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Wed Nov 21, 2012, 12:22 PM

Look at the bright side of poverty

Lots and lots of kids for adoption! Don't miss the fire sale, buy your own pound puppy, err, child today!



12 replies, 881 views

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Arrow 12 replies Author Time Post
Reply Look at the bright side of poverty (Original post)
me b zola Nov 2012 OP
me b zola Nov 2012 #1
Nikia Nov 2012 #10
me b zola Nov 2012 #11
me b zola Nov 2012 #2
LiberalAndProud Nov 2012 #5
me b zola Nov 2012 #7
LiberalAndProud Nov 2012 #9
coalition_unwilling Nov 2012 #3
me b zola Nov 2012 #4
coalition_unwilling Nov 2012 #6
me b zola Nov 2012 #8
HiPointDem Nov 2012 #12

Response to me b zola (Original post)

Wed Nov 21, 2012, 12:33 PM

1. Impact of adoption of adoptees

http://www.childwelfare.gov/pubs/f_adimpact.cfm

The link is a white wash of just how serious the issues are, but you know, its a start.

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Response to me b zola (Reply #1)

Wed Nov 21, 2012, 01:56 PM

10. Sometimes I think that my husband would be better off if he hadn't been adopted

We have some information about his birth family. He shared talents and interests with them that his adoptive parents did not appreciate. With the information given, we probably could find them, but my husband feels that it could damage his relationship with his adoptive mother. I think that his adoptive mother knows more than she has revealed because occaisionally she'll say something about his birth family that wasn't on the sheet. I think that it is possible that she met them and talked with them.

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Response to Nikia (Reply #10)

Wed Nov 21, 2012, 05:50 PM

11. They really do need a name for that phenomenon

We all have questions and need guidance to work through the issues, but so many of us know that we'll hurt our parents if we talk about our first family or the relinquishment...so we eat it. I was made to feel that there was something wrong with me because the loss was a part of my life.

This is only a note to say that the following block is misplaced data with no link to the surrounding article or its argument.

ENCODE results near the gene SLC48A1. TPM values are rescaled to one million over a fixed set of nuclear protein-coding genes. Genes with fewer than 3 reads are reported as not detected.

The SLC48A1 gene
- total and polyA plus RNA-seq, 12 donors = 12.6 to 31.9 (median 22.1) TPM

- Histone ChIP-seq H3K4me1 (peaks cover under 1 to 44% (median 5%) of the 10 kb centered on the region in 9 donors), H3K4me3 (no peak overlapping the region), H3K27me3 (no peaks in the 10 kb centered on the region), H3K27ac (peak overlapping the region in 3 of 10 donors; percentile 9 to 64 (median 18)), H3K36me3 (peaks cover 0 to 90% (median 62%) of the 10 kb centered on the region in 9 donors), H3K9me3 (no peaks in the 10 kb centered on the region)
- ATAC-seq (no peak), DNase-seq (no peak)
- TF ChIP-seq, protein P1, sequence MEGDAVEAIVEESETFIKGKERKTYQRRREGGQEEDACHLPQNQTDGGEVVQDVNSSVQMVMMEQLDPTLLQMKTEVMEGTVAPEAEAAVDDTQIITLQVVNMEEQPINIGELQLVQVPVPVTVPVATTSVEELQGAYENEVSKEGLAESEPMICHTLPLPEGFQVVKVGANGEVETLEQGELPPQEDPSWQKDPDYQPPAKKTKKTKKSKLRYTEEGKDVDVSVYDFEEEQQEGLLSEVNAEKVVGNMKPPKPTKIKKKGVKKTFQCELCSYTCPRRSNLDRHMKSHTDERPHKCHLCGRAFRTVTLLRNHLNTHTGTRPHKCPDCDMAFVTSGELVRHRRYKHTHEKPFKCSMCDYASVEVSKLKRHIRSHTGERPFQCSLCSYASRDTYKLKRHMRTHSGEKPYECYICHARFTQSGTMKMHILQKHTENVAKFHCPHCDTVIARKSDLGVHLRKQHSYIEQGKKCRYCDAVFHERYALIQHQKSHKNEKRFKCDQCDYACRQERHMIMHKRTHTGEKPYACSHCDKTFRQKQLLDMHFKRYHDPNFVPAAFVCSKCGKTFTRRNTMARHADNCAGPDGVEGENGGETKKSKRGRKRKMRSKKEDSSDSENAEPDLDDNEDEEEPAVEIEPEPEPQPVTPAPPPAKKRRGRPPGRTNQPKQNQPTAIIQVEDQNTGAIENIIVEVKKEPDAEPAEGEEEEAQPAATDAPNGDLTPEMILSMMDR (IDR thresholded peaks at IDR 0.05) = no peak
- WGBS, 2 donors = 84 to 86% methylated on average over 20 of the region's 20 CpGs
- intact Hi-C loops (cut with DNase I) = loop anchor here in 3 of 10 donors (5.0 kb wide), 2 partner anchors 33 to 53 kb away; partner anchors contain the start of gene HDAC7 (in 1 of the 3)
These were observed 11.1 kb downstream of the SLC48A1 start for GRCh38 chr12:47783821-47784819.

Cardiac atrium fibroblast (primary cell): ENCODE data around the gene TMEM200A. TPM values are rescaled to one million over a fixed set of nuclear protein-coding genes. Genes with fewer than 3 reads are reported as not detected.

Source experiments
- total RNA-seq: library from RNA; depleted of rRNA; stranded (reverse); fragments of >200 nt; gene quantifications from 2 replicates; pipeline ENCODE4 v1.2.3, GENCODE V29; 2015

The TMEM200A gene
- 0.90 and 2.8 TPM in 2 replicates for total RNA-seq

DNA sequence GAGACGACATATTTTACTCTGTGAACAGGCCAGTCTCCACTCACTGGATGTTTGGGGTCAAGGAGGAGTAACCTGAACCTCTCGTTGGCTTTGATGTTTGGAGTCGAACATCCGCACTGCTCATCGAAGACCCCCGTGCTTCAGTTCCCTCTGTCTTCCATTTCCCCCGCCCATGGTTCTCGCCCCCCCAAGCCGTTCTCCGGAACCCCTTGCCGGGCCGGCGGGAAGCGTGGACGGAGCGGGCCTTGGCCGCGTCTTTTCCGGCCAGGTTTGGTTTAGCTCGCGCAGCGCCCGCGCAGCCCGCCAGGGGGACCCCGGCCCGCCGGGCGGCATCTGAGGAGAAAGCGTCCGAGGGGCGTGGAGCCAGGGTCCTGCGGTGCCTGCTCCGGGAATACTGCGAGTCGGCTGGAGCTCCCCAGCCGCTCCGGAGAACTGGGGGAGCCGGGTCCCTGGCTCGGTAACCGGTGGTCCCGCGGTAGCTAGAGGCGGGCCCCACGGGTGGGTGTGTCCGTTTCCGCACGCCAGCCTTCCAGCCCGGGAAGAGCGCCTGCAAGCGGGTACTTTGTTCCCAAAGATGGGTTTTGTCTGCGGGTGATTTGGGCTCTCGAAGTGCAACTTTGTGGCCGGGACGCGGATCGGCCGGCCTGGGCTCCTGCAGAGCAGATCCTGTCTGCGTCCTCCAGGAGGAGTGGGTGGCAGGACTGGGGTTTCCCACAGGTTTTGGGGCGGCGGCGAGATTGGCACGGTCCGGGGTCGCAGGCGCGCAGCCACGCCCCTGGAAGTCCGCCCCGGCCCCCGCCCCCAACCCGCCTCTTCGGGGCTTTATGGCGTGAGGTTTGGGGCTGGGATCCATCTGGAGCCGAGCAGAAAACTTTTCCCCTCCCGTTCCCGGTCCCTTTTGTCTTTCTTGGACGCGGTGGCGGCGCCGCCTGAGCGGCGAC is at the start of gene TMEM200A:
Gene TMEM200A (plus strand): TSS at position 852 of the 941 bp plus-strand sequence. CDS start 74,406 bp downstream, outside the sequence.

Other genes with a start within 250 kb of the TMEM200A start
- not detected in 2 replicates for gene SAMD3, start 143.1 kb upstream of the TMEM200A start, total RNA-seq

My mother sent me to vacation one summer with older girls that I did not know. The purpose was for the one adopted girl to tell me that I was being silly and that I was supposed to feel grateful for being adopted. The other girls saw a "weakness" in me and I was bullied mercilessly the rest of my time there. It wasn't until I began searching for answers on the internet that I found that in fact my experiences were the norm, that most of us have intense struggles of not wanting to hurt our adoptive parents but needing to know our own story. It really feels like emotional extortion.

Here's a blogger that I really enjoy:

I am not responsible for my parents' adoption issues
Okay, I am talking about all of my parents here. If my adoptive parents have a problem with me connecting with my first family, that's their problem. They were adults when they made the conscious decision to raise a child born to two other people. I am not obligated in any way to placate their delusions about how our family unit should function or consider how they may, or may not, feel when it comes to my own personal adoption-related business. Also, if my natural mother decided to keep my existence a secret, that is her problem. I am not obligated in any way to respect her decision to keep secrets or to allow her to control any relationship that I choose to have with my own adult family members

http://www.iadoptee.com/2011/11/what-i-am-not.html

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Response to me b zola (Original post)

Wed Nov 21, 2012, 12:38 PM

2. Here is a better overview of adoption and the harm it causes



~snip~
The secrecy in an adoptive family, and the denial that the adoptive family is different builds dysfunction into it. "... while social workers and insecure adoptive parents have structured a family relationship that is based on dishonesty, evasions and exploitation. To believe that good relationships will develop on such a foundation is psychologically unsound" (Lawrence). As John Bradshaw, the well-renowned therapist, says, "A family is only as sick as its secrets."